On Petition for Review of an Order of the Board of Immigration Appeals; BIA Docket No. A31-376-864.
A. Leon Higginbotham, Jr., Chief Judge, Becker and Nygaard, Circuit Judge.
HIGGINBOTHAM, Chief Judge.
Petitioner Earle Clarke is a Jamaican citizen who prevailed in deportation proceedings brought by the respondent Immigration and Naturalization Service ("INS"). He now petitions for review of a decision by the Board of Immigration Appeals ("BIA") denying his request for attorneys' fees under the Equal Access to Justice Act ("EAJA"), 5 U.S.C. §§ 504. Because we conclude that the EAJA does not apply to deportation proceedings before the INS, we will deny Clarke's consolidated petitions for review.*fn1
The INS commenced deportation proceedings against the petitioner on August 10, 1988, with the issuance of an Order to Show Cause charging that Clarke was deportable under 8 U.S.C. §§ 1251(a)(11) as an alien who had been convicted of knowingly and intentionally possessing a controlled substance. On January 10, 1989, an immigration judge dismissed the deportation proceedings after a hearing because the INS did not present a certified record of Clarke's conviction, and because of the agency's apparent concession at the hearing that his conviction under Pennsylvania's Accelerated Rehabilitative Disposition Program was an insufficient basis for deportation under section 1251(a)(11). Administrative Record ("A.R.") at 40-41.
On January 17, 1989, Clarke submitted an application to the immigration judge for attorneys' fees and costs under the EAJA. In his July 10, 1989 decision denying this application, the immigration judge found that Clarke met the basic requirements for an EAJA award, but concluded that the BIA's holdings in Matter of Anselmo, Interim Decision 3105 (BIA 1989), and Matter of Fede, Interim Decision 3106 (BIA 1989),*fn2 and the Attorney General's regulation on the EAJA's coverage in Department of Justice proceedings, 28 C.F.R. §§ 24.103,*fn3 required him to dismiss Clarke's EAJA application for lack of jurisdiction.
Clarke appealed the immigration judge's decision to the BIA. Relying on Matter of Fede and 28 C.F.R. §§ 24.103, the BIA determined that "absent a regulatory change or controlling court order, an immigration judge has no authority under law or regulation to consider an application for attorney fees under the provisions of the EAJA." A.R. at 3. Accordingly, the BIA dismissed Clarke's appeal and denied his application for attorneys' fees.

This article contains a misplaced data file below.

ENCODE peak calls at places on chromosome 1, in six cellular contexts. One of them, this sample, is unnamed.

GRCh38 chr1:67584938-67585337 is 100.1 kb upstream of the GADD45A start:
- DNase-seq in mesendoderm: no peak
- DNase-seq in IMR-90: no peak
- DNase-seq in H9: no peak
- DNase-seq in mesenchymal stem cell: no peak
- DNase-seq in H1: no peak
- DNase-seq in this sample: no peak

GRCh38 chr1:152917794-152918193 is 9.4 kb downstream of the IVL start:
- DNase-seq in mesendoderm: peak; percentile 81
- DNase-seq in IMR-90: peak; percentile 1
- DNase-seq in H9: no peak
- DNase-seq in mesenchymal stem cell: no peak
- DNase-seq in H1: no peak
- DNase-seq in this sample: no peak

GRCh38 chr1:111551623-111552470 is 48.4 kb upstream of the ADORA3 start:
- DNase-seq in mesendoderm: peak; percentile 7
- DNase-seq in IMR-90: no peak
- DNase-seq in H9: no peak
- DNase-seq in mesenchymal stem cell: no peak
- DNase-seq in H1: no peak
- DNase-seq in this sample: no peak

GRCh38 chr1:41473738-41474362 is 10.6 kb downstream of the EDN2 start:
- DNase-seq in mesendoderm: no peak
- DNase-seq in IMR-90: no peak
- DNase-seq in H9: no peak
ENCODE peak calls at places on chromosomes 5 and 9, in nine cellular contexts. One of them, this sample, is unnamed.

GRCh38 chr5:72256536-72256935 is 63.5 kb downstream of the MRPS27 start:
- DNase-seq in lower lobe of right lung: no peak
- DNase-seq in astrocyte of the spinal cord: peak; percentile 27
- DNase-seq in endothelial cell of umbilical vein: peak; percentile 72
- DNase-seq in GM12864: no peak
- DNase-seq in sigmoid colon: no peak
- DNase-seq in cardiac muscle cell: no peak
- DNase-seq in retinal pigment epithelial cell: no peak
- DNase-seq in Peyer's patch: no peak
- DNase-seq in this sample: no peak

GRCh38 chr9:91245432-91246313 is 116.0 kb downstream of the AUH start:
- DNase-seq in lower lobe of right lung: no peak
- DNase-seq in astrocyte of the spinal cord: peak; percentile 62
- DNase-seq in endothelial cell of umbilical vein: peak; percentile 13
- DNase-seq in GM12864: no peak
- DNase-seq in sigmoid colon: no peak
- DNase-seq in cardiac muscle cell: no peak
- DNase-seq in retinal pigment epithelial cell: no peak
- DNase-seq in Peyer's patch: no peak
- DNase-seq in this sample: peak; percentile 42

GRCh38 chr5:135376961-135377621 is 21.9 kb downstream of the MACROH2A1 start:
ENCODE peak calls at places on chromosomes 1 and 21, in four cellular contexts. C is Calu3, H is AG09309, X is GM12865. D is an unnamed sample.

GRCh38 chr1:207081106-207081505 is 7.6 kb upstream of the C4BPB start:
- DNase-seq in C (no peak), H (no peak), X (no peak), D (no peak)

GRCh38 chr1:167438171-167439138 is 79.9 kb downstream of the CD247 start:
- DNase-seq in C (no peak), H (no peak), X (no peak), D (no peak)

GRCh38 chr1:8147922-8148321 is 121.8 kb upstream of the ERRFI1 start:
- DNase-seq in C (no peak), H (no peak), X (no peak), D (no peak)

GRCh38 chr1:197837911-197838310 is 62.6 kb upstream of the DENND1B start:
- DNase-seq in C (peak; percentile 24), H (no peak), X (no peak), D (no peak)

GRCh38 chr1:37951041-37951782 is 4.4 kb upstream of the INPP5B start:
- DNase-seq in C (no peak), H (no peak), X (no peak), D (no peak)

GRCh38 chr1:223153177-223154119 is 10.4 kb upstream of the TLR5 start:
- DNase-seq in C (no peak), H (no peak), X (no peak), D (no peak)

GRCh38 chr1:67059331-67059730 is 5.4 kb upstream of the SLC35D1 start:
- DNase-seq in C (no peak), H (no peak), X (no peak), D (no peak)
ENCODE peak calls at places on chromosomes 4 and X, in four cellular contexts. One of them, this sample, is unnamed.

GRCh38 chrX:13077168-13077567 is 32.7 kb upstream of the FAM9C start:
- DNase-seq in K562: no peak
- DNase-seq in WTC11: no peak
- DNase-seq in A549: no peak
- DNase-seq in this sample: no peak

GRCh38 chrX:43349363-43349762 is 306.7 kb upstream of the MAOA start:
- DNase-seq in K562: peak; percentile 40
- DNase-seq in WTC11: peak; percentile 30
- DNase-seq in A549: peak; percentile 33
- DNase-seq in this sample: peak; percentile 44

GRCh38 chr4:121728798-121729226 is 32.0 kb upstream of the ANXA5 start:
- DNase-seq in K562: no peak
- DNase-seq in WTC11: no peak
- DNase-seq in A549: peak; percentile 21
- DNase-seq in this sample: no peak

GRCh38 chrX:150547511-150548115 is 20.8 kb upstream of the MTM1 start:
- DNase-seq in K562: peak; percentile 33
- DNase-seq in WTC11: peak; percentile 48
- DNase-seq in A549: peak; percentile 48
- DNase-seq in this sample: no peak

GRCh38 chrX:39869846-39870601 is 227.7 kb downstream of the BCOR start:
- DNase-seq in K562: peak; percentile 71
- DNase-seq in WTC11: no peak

This case requires us to determine whether the Equal Access to Justice Act applies to deportation proceedings. We have plenary review over the agency's determination of this question of law. See INS v. Cardoza-Fonseca, 480 U.S. 421, 445-48, 94 L. Ed. 2d 434, 107 S. Ct. 1207 (1987).
Under the Equal Access to Justice Act, parties in certain adversary administrative proceedings may recover attorneys' fees and costs from the government. In pertinent part, 5 U.S.C. §§ 504(a)(1) provides that "[an] agency that conducts an adversary adjudication shall award, to a prevailing party other than the United States, fees and other expenses incurred by that party in connection with that proceeding, unless the adjudicative officer of the agency finds that the position of the agency was substantially justified or that special circumstances make an award unjust." Under 5 U.S.C. §§ 504(b)(1)(C)(i), an "adversary adjudication" is defined as "an adjudication under section 554 of this title [5 U.S.C. §§ 554] in which the position of the United States is represented by counsel or otherwise . . ." Section 554 of Title 5 defines the scope and coverage of the Administrative Procedure Act ("APA"). The dispositive issue in this case is whether deportation proceedings are adversary adjudications "under section 554" of the APA and are thus covered by the EAJA.*fn4
If an adjudication "under section 554" means an adjudication "governed by" or "conducted under" section 554 of the APA, then the EAJA clearly does not apply to deportation proceedings. In section 242(b) of the Immigration and Nationality Act of 1952, 8 U.S.C. §§ 1252(b), Congress provided that the regulations governing deportation proceedings promulgated under that Act "shall be the sole and exclusive procedure for determining the deportability of an alien under this section." In Marcello v. Bonds, 349 U.S. 302, 99 L. Ed. 1107, 75 S. Ct. 757 (1955), the Supreme Court interpreted this provision to mean that the APA's hearing procedures do not apply to deportation proceedings before INS hearing officers. The Court noted that although the APA served as a "model" for the hearing provisions of the immigration statute, the Immigration and Nationality Act is the governing enactment in deportation matters:
[We] cannot ignore the background of the 1952 immigration legislation, its laborious adaptation of the Administrative Procedure Act to the deportation process, the specific points at which deviations from the Administrative Procedure Act were made, the recognition in the legislative history of this adaptive technique and of the particular deviations, and the direction in the statute that the methods therein prescribed shall be the sole and exclusive procedure for deportation proceedings. Unless we are to require the Congress to employ magical passwords in order to effectuate ...